And as some would say: Show Me The Money! We also learned at the Digital Media Festival Investor Showcase that the Vermont Office of Creative Economy (which has some grants)  is working with the college – in White River Junction —  to provide funding for new projects and a new “think-tank.”

The point is this: Someone had a vision that a place like WRJ might be perfect, that it could become something other than a down-on-its-luck industrial town. These folks at the “Cartoon College”  have merged the essentials of “The New Economy” with life in Vermont. Laugh as you might at such an idea — and certainly Woodstock Early Bird has wondered — but the idea is working, the people are in WRJ, the business is flourishing.

So. Perhaps it’s time for Woodstock to look ahead, to consider a time when it can no longer rely on the Woodstock Inn to be its entire basis for economic life — which is the message sent out – more dire every time — at every Trustees meeting.  While we love the Woodstock Inn as the centerpiece and showcase of our lovely New England Village, it’s very narrow-minded and even alarmist to conjecture that Woodstock cannot survive without the Resort. There are hundreds of experienced, trained, thoughtful people who live here. Why not plan for something additional, something different,  to diversify Woodstock’s economy, something new upon  which to build a future?

6 responses to this post.

  1. Love the ‘think tank’ idea! What’s happening in WRJ is interesting and becoming ‘vibrant’. Some Quechee folks mention heading over for lunch, coffee meet-ups, etc, as bridges being out make it closer for them to go to WRJ rather than Woodstock. Hmmm.
    There is so much going for Woodstock – we can make a positive shift.
    Rachel Kahn


  2. Posted by Clay Gillette on July 11, 2012 at 15:53

    I think the last paragraphs of your post are as perceptive a statement of the issue as I have seen. The belief that attracting weddings will secure the economic future of the area strikes me as, well, overly optimistic. I’m dubious that even hordes of twenty-somethings up for a weekend will do much to attract more residents (full or part-time) and small businesses, clear the available housing stock, or keep current businesses thriving. In my short time in Woodstock, however, one of the things that has impressed me most is the amount of intellectual capital and entrepreneurial spirit that is floating around. There must be ways to harness all that energy in some collective manner to think about a larger economic vision that is consistent with the benefits that have attracted us here. I am confident that current political and business leaders try to address these issues regularly, but perhaps an expansion of the discussion would bear some fruit.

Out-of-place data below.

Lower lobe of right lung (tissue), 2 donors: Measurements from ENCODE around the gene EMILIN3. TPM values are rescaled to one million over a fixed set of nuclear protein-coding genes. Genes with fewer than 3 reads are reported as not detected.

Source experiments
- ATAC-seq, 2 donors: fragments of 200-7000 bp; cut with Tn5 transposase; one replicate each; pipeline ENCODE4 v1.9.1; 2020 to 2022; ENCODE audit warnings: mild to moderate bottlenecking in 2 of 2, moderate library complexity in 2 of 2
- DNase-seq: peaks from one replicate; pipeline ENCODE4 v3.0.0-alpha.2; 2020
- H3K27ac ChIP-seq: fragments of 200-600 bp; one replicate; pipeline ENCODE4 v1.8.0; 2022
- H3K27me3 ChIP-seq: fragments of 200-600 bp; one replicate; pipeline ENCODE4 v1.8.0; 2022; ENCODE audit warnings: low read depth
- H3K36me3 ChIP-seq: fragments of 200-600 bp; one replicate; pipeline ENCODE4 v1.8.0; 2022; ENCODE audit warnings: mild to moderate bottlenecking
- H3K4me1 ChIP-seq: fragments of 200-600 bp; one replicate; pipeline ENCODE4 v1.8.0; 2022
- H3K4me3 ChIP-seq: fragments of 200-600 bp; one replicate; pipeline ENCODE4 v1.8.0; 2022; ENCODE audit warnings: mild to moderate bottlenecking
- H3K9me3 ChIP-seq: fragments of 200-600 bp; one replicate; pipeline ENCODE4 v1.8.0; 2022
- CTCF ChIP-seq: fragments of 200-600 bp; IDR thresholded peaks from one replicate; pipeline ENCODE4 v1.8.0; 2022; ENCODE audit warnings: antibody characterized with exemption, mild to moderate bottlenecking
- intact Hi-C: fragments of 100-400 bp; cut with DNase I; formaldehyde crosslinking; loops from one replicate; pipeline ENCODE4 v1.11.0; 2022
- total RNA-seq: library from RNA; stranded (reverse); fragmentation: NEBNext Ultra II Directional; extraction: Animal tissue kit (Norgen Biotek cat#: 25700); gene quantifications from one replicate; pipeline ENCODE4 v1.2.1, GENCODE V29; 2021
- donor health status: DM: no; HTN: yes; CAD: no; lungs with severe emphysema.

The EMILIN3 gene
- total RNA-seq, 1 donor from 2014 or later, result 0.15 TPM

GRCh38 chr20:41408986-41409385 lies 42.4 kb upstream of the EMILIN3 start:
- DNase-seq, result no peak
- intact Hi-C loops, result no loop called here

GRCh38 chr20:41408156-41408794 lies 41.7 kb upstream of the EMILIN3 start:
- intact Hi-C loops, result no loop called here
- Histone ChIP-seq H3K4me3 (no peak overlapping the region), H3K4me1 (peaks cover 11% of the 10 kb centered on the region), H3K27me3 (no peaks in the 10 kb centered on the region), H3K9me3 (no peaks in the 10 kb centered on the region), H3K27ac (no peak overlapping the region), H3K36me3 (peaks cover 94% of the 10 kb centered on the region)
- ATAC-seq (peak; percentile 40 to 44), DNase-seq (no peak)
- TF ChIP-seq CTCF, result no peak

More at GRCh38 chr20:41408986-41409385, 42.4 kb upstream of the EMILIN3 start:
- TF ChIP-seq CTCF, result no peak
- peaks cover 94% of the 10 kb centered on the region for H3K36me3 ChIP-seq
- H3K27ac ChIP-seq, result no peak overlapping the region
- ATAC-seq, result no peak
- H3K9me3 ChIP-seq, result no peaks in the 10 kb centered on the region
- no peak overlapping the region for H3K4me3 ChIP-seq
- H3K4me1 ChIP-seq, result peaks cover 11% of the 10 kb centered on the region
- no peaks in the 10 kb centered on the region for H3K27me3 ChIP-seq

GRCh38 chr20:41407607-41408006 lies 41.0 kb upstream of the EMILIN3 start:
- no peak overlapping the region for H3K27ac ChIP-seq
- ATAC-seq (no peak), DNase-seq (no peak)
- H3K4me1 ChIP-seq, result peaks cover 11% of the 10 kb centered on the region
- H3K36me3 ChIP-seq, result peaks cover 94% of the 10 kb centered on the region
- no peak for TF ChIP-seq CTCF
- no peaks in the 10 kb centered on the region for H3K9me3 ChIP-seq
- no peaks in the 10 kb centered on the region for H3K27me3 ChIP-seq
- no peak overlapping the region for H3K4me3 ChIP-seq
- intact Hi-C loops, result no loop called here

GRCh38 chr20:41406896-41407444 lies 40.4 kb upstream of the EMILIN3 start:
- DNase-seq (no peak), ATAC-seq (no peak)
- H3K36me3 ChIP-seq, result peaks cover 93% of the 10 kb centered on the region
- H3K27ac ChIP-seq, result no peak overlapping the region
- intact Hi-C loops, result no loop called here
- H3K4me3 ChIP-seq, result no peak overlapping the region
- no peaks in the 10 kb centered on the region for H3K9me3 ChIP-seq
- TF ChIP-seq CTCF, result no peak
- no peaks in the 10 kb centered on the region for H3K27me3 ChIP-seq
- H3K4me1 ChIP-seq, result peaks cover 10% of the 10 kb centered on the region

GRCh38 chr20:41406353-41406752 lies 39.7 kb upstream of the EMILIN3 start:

By the way, I doubt that anyone thinks of the Woodstock Inn as “the enemy.” It would be unfortunate if those who object to giving the Inn carte blanche are characterized as having such extreme and unjustified views.


  3. Posted by Margaret (Peggy) Kannenstine on July 11, 2012 at 16:28

    Hi everyone,